Fifteen years ago, I sat my 17-month-old into her high chair and offered her one of my favorite foods for the first time. She dug into the hummus with enthusiasm for about five minutes, until I realized with dread that she had hives covering her face and neck. For months, we knew that Lilly was prone to bad eczema and she’d had difficulty already with dairy. When she nibbled on her first bagel, she had small mysterious hives. But it wasn’t until that moment with the hummus — made heavily with tahini which is ground sesame paste — that we suspected a sesame allergy.
In those first weeks of confusion and fear after her reaction, our pediatrician literally threw her arms up in the air and said “I guess you can be allergic to anything, but we can’t test for sesame. You can take her to an allergist when she’s three years old.” Thankfully an allergist quickly refuted that “advice,” and promptly did blood and skin tests confirming not just a sesame allergy, but also dairy, oat, almond, and soy. Over the years, Lilly’s allergies have changed in so many unexpected ways — and thankfully so has the awareness of sesame as a major allergen.
These past few weeks, with big changes to labeling laws and the surprising news that popular restaurants like Wendy’s, Chick-Fil-A and Olive Garden are adding sesame to products that were previously considered safe, sesame is finally making headlines. I know this feels acute and scary for so many families as safe foods and restaurants are now crossed off the list. But this level of awareness of sesame allergies is actually a huge leap. And there is hope — Lilly’s full story is an excellent example of that.
Hope for Our Family
For many years, anxiously managing Lilly’s sesame allergy with strict avoidance, we lived in an isolated silo. Extended family didn’t understand why Lilly’s bread had to be homemade or why I had distrust of ingredients that vaguely said “spices” or “natural flavors”. My husband and I ate most takeout food as if it was illicit – always after she was safely tucked into bed and never saving those leftovers in the fridge. Because there was no educational material in the U.S. on where sesame might be hidden, each year I dug through literature from Canada to recreate my own information sheet to educate teachers and other parents. Those were tough, exhausting years keeping Lilly safe.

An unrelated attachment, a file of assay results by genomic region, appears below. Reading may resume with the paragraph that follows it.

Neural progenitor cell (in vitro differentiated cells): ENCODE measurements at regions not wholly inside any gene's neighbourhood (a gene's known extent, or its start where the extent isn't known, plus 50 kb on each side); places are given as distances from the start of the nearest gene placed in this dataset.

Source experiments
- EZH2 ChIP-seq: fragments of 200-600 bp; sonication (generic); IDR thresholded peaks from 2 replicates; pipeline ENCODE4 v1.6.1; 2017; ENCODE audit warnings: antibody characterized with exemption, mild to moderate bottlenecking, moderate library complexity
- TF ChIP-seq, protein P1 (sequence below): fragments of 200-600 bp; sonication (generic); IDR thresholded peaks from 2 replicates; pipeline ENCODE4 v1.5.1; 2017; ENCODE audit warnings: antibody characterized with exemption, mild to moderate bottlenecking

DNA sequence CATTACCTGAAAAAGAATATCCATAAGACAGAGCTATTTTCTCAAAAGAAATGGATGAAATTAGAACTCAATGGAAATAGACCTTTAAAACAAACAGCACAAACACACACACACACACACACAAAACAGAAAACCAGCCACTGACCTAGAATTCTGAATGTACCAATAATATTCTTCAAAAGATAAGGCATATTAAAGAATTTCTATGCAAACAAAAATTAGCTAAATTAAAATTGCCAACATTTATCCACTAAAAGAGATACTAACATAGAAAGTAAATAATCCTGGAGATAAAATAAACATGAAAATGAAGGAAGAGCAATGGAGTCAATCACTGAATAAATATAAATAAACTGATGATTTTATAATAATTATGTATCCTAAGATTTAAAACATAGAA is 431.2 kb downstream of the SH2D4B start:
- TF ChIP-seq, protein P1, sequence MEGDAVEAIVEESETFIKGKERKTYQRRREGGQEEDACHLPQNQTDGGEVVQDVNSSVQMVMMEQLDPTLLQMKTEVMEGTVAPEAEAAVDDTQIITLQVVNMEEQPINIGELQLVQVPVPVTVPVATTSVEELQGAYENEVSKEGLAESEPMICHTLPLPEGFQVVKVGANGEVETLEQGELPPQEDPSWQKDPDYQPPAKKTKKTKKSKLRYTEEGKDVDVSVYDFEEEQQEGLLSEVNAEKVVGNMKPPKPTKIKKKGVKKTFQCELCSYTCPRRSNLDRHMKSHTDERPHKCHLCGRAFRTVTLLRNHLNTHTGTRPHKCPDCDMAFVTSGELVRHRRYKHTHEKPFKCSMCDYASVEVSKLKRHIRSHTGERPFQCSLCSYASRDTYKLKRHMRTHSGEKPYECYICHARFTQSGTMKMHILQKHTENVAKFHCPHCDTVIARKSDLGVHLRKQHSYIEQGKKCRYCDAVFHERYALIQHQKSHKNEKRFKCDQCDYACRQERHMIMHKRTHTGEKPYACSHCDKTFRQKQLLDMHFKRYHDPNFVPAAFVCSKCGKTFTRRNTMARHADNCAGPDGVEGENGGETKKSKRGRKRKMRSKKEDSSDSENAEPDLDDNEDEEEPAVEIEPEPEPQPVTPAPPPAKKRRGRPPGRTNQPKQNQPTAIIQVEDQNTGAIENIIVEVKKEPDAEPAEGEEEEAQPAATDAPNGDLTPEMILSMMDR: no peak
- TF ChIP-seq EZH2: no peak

Hope arrived when Lilly was 8 years old — ironically after a failed in-office food challenge. Our allergist was just starting to offer oral immunotherapy (OIT) to select patients and he thought she would be a good candidate. After she reacted to a small amount of tahini at her food challenge, we realized that strict avoidance would continue to take a toll on our whole family’s well-being. Desensitization with OIT offered us an “insurance policy,” the idea that if Lilly unknowingly ate a small amount of sesame, she wouldn’t react.
For years, Lilly dosed religiously, mostly preferring tahini with equal part sugar in a spoon. We occasionally mixed it up with tahini cookies for dosing at sleepaway camp. But she had her system and stuck with it. OIT was a leap of faith for all of us, but especially for a child who has been told her whole life that a food that others enjoy could be poison to her. When she was very little, we had a mantra “Yes, Sesame Street. No to sesame foods.” Less than a year into treatment life had opened up. Lilly’s new favorite takeout meals were sushi and bagels.
At 13 years old, with five years of OIT solidly behind her, we grew more relaxed about her maintenance doses. But the real test of her treatment came later that year. At a party, Lilly told me she’d just enjoyed a big chunk of “delicious peanut butter fudge.” She actually had eaten a large portion of sesame halva — possibly four times the amount of sesame protein she would take in an OIT dose — without even a mild reaction.
With long term maintenance of OIT, it’s important to have checkpoints for testing to better understand how the allergy may have changed. That accidental halva ingestion was the impetus for us to do updated testing — her blood IgE had dropped significantly and her skin test was negative. Ultimately, an in-office food challenge at Latitude would provide clarity on what she was safe to eat. She passed that challenge — giving her the confidence to freely eat sesame products and ingredients.
I am comforted that my own daughter — nearly 17 years old now and planning for college — is safer in the world thanks to OIT. But, families like mine who commit to long-term treatment never forget the “why” — why we started OIT in the first place. And because of that, as sesame is in the headlines, I encourage all food allergy families to be familiar with the symptoms of a sesame allergy, the ways sesame can be listed as an ingredient and, most importantly, consider updated testing and proactive treatment at Latitude.
Latitude was founded by people with personal experience with food allergies. Debbie Chizever Taback, a Latitude co-founder, recognizes that this may be a confusing time for many families managing sesame allergies. But she shares her daughter Lilly’s story as one of hope and she is grateful for this new level of awareness for sesame as a top allergen.